Bonjour, CUPS: The dnssd Backend Explained
Probably the most pervasive system for printer discovery – at least in the SOHO market – is Apple’s Bonjour. It’s based on mDNS, which provides decentralized name announcement and resolution. DNS-SD is layered on top of mDNS to provide a mechanism for service discovery. By their powers combined, clients can find services provided by other nodes on their local network (i.e. networked printers) without needing a central directory or any manual configuration. Apple has published a standard for how network printers should advertise themselves.
CUPS has a special backend for working with Bonjour printers called
dnssd. It provides two distinct functions: browsing for new printers
and addressing of existing printers. Unfortunately it doesn’t seem to
have any real documentation. Usually it Just Works™, but I recently
hit a case where it didn’t and had to go read the source code. I’ve
documented what I found for future reference.
When invoked in discovery mode (as
dnssd with no arguments), the
dnssd backend requests that the local mDNS responder browse for
service records with any of these types:
_riousbprint._tcp(only with mDNSresponder, not Avahi)
The backend then resolves each of the discovered services. If an IPP or
IPPS service record includes the non-standard property
it’s assumed to be shared by a CUPS server. If an LPD service includes
that key it’s assumed to be an LPR gateway for a CUPS server and
ignored. The backend then chooses the best service for each device
following the priority scheme laid out in the standard and reports it
using the standard
backend(7) discovery format, with
the fields set as described below.
- Always set to
- A URL is built using
dnssdas the scheme and the fully-qualified service name as the host. If the service is assumed to be hosted by CUPS the path is set to
/is used. The URI will end up looking like this:
- The model is taken from
product(with the parentheses removed), or
ty, whichever comes last in the service record. The make is taken from the value of the
usb_MFGkey or, if none of the
usb_keys are present and a model key is, from the first word of the model. The make and model are then concatenated separated by a single space. This causes the first workd of the model be repeated if
- Set to the unqualified service name.
- Any properties starting with
usb_CMD) will be used to set the matching parts of the IEEE 1284 device ID string. If no
usb_properties were found, but a model name was seen from a different property, the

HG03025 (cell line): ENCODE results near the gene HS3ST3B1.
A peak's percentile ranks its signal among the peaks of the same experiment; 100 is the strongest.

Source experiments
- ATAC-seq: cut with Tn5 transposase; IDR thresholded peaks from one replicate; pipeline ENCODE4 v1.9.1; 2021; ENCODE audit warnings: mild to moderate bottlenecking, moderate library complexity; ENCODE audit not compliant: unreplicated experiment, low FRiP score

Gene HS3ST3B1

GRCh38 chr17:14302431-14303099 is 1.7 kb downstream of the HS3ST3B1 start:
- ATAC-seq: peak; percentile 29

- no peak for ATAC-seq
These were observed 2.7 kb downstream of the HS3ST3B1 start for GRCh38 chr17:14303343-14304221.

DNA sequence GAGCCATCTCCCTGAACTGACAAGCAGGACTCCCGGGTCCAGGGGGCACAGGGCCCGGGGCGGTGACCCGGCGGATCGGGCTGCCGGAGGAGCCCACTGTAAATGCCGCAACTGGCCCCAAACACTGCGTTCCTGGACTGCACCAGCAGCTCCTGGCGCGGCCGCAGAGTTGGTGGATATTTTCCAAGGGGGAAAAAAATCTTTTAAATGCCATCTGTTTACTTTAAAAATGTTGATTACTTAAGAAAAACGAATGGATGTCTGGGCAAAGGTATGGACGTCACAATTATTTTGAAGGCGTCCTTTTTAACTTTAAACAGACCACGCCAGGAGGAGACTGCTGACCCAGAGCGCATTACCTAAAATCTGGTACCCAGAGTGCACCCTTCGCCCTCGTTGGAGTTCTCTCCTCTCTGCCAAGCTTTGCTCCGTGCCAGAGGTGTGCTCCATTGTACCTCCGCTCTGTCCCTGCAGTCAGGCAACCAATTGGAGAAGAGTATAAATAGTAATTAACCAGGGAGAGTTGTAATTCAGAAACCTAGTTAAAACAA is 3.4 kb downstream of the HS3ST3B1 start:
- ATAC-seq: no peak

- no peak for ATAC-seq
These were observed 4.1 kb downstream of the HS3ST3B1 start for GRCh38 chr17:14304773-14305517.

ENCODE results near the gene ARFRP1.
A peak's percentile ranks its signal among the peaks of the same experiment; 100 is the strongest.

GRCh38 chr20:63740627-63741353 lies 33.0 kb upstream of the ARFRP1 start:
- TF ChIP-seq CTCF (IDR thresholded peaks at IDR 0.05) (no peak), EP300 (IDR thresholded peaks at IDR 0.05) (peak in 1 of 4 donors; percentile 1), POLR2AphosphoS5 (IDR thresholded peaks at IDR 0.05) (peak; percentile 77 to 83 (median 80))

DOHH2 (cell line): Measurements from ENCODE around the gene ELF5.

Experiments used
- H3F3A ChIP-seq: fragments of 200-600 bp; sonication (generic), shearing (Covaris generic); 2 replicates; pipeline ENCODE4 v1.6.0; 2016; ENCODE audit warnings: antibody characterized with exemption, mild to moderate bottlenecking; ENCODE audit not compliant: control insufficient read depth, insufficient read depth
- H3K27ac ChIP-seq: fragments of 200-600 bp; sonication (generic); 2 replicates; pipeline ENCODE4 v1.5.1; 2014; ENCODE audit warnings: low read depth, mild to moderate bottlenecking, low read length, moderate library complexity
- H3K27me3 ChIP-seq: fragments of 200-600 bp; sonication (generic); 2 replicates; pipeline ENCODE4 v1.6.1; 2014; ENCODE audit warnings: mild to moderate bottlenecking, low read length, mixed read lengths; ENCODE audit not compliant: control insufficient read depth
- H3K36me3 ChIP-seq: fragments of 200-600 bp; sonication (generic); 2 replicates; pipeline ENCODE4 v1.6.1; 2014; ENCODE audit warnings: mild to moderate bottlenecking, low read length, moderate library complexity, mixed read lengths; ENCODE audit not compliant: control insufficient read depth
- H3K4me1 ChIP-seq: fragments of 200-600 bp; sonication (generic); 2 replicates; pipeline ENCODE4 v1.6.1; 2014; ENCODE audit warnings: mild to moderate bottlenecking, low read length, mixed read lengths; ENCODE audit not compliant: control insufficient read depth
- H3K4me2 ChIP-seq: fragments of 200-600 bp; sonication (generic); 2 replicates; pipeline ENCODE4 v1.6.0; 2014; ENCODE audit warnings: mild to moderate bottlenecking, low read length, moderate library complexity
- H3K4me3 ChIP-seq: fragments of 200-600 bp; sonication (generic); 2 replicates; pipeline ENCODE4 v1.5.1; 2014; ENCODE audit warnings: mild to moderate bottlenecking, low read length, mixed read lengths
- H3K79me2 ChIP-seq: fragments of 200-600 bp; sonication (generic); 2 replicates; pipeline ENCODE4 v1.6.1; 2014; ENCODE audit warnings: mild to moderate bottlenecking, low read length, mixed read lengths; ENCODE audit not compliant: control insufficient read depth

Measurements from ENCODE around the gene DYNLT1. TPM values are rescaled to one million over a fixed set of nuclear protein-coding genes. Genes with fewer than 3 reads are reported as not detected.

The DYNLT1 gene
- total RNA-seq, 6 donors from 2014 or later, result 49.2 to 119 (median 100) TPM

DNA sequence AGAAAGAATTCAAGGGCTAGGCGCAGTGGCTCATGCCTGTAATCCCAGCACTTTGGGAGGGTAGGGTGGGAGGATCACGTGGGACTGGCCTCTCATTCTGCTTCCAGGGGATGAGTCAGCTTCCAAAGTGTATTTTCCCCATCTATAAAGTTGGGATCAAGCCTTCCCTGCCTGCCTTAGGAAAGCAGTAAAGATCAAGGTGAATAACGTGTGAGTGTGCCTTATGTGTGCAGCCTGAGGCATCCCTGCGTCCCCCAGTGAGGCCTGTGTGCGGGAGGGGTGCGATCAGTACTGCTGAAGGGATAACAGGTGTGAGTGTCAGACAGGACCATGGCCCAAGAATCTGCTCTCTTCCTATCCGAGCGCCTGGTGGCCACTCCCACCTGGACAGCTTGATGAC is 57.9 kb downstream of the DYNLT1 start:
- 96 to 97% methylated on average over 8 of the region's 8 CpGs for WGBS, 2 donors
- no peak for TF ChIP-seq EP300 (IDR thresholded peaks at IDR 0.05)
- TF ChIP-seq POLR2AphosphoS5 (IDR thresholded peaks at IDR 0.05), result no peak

MDL1284 properties are set from the make and model strings determined under
device-make-and-model, above. If the
CMD1284 property is not set it’s generated from the
If both the
CMDvalues are generated as described above, a bug causes the semicolon separating them to be omitted. This will cause a device ID that looks like this:
MFG:HP;MDL:LaserJet 4050 Series CMD:PS,PCL;
Such a device ID string prevents automatic driver detection as the CMD property is read as part of the model. This bug was fixed in CUPS v2.2b1 and the fix will presumably be included in v2.2.
- Never set, even though the standard provides the
notefield for this purpose.
dnssd backend is invoked as a normal backend it attempts to
resolve the device URI, then turns around and calls the backend
indicated by the service type. This behavior is somewhat redundant as
all the built-in backends will resolve mDNS service names on their own
dnssd backend doesn’t support non-built-in backends. Perhaps
it’s done that way in case the service properties change without
changing the fully qualified service name.
The hostname will be resolved as a service name if it contains the
._tcp. Resolution will first be attempted in the
domain, then in the domain specified in the URL. If the device fails to
respond it’s marked offline. Otherwise, a new URI is generated based on
the DNS-SD service record. The scheme is set according to the following
|Service Type||Scheme /Backend|
The hostname is set to the one advertised in the service record, usually
an mDNS hostname. If the service advertises a hostname in the
domain but the original URI used a different domain, the resolver will
attempt to find a non-local name for the host by looking up its IP
address and then looking up the reverse DNS entry of that IP. If the
reverse hostname is not in the
local domain it will be used instead of
the one advertised by the service.
The port is taken from the service record. The path is set to the value
rp service property. For
rpo is used
instead. If the service is one of the IPP variants the query is set to
dnssd backend then invokes the backend of the same name as the
resolved URI scheme with the resolved URI. It passes all other arguments
and the standard file descriptors on intact.